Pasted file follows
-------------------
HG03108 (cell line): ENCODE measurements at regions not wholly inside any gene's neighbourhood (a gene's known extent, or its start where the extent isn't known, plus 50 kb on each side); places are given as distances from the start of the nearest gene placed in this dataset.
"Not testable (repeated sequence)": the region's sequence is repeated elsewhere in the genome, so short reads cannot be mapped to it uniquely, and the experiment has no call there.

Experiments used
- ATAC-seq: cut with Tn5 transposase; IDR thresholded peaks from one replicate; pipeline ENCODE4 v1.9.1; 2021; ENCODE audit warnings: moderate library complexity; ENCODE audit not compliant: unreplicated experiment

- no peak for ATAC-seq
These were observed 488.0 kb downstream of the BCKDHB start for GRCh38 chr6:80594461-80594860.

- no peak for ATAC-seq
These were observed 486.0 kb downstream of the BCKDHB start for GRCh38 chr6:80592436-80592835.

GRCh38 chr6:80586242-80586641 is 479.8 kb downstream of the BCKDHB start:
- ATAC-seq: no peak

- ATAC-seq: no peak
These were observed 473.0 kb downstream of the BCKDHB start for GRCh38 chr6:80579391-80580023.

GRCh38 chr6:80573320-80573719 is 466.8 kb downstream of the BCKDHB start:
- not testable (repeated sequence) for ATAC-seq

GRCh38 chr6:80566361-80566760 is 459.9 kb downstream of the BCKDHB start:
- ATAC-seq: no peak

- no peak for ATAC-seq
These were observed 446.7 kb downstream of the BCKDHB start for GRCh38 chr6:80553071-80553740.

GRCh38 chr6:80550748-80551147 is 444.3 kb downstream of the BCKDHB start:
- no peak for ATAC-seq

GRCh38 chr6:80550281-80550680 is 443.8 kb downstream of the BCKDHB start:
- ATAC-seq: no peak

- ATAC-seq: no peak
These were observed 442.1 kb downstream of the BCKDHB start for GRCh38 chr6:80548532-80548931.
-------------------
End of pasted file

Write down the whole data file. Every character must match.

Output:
HG03108 (cell line): ENCODE measurements at regions not wholly inside any gene's neighbourhood (a gene's known extent, or its start where the extent isn't known, plus 50 kb on each side); places are given as distances from the start of the nearest gene placed in this dataset.
"Not testable (repeated sequence)": the region's sequence is repeated elsewhere in the genome, so short reads cannot be mapped to it uniquely, and the experiment has no call there.

Experiments used
- ATAC-seq: cut with Tn5 transposase; IDR thresholded peaks from one replicate; pipeline ENCODE4 v1.9.1; 2021; ENCODE audit warnings: moderate library complexity; ENCODE audit not compliant: unreplicated experiment

- no peak for ATAC-seq
These were observed 488.0 kb downstream of the BCKDHB start for GRCh38 chr6:80594461-80594860.

- no peak for ATAC-seq
These were observed 486.0 kb downstream of the BCKDHB start for GRCh38 chr6:80592436-80592835.

GRCh38 chr6:80586242-80586641 is 479.8 kb downstream of the BCKDHB start:
- ATAC-seq: no peak

- ATAC-seq: no peak
These were observed 473.0 kb downstream of the BCKDHB start for GRCh38 chr6:80579391-80580023.

GRCh38 chr6:80573320-80573719 is 466.8 kb downstream of the BCKDHB start:
- not testable (repeated sequence) for ATAC-seq

GRCh38 chr6:80566361-80566760 is 459.9 kb downstream of the BCKDHB start:
- ATAC-seq: no peak

- no peak for ATAC-seq
These were observed 446.7 kb downstream of the BCKDHB start for GRCh38 chr6:80553071-80553740.

GRCh38 chr6:80550748-80551147 is 444.3 kb downstream of the BCKDHB start:
- no peak for ATAC-seq

GRCh38 chr6:80550281-80550680 is 443.8 kb downstream of the BCKDHB start:
- ATAC-seq: no peak

- ATAC-seq: no peak
These were observed 442.1 kb downstream of the BCKDHB start for GRCh38 chr6:80548532-80548931.